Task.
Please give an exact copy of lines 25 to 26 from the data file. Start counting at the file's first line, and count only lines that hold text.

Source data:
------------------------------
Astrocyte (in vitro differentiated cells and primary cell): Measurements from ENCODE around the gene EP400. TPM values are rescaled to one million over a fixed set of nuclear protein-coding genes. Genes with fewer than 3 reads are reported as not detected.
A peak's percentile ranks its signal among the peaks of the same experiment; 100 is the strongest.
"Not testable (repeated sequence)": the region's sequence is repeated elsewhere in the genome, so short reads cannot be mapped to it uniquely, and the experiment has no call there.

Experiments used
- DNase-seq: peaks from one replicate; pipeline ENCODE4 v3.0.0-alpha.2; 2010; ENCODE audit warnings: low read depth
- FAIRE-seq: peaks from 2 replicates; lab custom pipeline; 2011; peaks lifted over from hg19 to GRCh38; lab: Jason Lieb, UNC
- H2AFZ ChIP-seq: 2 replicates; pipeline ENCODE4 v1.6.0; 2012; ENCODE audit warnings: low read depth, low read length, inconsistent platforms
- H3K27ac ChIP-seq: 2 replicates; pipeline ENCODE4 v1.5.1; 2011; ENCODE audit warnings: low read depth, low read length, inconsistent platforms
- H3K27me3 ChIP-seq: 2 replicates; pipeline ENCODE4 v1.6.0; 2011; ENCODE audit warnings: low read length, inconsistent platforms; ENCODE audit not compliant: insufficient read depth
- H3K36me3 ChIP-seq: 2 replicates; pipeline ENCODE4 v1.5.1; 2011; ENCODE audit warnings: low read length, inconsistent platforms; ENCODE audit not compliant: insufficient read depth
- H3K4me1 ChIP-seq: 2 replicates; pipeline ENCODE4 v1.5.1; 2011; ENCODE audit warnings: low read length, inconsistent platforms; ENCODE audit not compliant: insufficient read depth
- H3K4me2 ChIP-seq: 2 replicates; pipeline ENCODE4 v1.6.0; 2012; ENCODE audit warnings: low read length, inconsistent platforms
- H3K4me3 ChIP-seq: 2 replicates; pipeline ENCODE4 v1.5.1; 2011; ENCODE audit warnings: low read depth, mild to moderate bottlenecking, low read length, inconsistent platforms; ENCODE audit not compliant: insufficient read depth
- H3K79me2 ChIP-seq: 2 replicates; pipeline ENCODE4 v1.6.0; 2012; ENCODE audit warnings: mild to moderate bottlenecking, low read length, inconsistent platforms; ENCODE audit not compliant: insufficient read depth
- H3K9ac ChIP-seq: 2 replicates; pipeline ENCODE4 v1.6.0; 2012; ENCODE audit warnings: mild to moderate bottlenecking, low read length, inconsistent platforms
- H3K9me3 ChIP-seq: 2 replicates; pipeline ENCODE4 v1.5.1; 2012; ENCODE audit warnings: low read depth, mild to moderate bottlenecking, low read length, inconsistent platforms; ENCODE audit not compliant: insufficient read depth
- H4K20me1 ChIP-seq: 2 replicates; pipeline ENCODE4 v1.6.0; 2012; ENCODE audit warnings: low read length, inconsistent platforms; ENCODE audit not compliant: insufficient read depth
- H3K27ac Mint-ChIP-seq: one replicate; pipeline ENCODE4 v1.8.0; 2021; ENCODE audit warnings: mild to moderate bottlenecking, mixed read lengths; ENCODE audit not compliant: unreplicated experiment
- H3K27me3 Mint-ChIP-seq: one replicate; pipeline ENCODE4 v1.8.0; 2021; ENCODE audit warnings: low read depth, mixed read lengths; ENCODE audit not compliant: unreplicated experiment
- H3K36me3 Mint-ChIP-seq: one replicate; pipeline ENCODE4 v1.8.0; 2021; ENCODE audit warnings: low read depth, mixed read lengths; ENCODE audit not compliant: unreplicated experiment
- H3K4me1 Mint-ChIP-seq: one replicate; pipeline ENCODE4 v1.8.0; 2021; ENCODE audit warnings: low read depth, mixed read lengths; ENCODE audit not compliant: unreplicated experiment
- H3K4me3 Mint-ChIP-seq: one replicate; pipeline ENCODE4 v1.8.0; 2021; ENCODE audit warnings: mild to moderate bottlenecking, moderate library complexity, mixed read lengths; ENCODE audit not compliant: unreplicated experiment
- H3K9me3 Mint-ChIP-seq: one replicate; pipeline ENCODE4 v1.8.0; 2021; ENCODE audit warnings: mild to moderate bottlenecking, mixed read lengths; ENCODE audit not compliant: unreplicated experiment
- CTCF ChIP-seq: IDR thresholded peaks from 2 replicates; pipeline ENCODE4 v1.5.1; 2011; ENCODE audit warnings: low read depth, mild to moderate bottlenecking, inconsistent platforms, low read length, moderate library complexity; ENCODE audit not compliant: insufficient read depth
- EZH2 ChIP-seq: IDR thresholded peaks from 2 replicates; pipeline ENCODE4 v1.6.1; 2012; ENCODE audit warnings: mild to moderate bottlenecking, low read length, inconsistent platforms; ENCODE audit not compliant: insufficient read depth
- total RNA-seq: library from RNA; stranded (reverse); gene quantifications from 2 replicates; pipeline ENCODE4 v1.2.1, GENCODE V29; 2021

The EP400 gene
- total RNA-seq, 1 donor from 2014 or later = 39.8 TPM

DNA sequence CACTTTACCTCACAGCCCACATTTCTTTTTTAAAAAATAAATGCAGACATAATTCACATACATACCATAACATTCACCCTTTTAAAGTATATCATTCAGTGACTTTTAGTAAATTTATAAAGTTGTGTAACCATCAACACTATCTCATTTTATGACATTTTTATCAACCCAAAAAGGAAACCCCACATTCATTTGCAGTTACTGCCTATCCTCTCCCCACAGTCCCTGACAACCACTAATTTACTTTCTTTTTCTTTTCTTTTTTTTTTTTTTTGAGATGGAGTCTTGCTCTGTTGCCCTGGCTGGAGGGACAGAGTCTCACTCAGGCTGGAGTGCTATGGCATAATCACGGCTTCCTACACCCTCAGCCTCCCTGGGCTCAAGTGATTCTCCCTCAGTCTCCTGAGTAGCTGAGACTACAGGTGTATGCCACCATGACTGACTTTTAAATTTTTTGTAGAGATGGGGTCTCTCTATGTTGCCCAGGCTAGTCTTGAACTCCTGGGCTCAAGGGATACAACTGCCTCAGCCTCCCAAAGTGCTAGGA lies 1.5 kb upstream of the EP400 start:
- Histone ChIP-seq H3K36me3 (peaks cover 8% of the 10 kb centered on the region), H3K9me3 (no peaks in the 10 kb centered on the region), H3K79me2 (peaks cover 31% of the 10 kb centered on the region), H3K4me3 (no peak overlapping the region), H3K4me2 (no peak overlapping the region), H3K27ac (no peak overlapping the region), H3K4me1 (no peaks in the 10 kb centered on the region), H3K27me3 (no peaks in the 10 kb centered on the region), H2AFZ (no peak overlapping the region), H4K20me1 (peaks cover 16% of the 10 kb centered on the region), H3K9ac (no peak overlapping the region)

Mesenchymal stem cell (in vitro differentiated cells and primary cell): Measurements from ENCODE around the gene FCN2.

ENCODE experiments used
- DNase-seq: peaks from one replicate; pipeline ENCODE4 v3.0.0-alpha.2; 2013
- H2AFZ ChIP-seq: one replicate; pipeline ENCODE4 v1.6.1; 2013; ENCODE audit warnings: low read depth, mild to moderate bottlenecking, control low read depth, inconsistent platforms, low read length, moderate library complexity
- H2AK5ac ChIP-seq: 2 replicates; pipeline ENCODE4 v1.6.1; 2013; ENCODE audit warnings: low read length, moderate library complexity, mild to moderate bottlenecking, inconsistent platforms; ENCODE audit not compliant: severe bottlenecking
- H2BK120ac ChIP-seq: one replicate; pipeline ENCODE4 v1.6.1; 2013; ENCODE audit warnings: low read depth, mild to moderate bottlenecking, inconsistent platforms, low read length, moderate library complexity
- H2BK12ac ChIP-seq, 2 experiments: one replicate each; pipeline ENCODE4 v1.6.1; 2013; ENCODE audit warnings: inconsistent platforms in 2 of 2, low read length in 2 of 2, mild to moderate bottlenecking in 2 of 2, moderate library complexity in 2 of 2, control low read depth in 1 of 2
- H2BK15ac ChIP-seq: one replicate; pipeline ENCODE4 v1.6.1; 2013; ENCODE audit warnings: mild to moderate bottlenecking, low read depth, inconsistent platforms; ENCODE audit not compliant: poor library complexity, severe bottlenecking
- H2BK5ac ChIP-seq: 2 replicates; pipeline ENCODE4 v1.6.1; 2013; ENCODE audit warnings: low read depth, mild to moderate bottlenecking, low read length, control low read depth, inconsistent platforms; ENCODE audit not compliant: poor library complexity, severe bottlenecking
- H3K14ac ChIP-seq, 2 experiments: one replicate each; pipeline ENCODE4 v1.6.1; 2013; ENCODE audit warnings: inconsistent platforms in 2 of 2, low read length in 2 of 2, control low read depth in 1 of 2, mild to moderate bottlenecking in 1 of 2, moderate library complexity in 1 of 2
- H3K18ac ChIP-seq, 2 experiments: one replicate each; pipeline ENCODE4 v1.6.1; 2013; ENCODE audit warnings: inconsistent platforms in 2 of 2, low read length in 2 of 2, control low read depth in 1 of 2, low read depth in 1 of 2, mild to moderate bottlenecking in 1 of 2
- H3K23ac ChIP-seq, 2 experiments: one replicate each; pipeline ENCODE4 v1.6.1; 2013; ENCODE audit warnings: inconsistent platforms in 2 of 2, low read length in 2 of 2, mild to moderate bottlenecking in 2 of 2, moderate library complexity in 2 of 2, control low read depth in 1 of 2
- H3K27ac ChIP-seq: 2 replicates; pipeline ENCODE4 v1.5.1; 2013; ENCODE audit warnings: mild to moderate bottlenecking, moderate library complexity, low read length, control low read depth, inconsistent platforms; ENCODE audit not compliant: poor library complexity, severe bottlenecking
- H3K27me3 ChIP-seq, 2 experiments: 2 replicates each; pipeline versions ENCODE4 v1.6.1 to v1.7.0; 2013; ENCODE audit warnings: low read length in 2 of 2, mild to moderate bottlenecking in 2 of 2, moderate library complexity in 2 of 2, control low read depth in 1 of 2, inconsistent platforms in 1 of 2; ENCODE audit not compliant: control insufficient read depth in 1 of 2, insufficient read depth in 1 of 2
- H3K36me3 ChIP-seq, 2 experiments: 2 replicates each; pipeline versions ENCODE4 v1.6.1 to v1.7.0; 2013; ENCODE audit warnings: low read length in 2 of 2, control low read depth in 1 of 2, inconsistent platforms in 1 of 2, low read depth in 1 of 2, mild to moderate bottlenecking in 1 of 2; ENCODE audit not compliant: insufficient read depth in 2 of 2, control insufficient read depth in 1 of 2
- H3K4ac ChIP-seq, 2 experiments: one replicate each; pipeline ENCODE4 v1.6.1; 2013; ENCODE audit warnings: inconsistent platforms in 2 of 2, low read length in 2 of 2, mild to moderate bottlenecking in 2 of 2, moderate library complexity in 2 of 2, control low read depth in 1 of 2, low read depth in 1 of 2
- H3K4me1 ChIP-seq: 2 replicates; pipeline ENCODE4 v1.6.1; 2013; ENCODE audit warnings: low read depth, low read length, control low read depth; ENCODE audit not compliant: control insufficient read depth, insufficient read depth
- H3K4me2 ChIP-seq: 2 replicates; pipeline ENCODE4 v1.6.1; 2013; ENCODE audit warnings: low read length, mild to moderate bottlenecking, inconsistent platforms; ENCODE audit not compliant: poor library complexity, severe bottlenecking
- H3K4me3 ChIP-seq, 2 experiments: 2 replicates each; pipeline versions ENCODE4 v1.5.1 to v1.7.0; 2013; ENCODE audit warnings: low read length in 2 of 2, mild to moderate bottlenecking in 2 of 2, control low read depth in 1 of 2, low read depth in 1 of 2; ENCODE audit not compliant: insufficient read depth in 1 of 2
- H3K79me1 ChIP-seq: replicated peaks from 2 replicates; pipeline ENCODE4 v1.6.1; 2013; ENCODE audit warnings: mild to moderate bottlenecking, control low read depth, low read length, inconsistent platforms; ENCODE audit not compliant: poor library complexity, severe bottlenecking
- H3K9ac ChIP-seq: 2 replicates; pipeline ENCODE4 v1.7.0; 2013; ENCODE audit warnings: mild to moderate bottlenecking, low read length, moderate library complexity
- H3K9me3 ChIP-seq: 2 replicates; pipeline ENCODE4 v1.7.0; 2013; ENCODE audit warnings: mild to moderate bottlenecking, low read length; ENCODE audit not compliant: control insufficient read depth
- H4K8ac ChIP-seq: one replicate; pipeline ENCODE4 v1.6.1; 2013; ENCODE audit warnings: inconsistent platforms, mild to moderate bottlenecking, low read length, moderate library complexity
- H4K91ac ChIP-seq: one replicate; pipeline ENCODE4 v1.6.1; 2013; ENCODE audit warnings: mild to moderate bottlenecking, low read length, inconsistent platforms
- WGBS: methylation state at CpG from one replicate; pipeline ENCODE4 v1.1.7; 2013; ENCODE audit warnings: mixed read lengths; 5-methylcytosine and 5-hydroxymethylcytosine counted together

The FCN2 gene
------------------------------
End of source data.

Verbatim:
- EZH2 ChIP-seq: IDR thresholded peaks from 2 replicates; pipeline ENCODE4 v1.6.1; 2012; ENCODE audit warnings: mild to moderate bottlenecking, low read length, inconsistent platforms; ENCODE audit not compliant: insufficient read depth
- total RNA-seq: library from RNA; stranded (reverse); gene quantifications from 2 replicates; pipeline ENCODE4 v1.2.1, GENCODE V29; 2021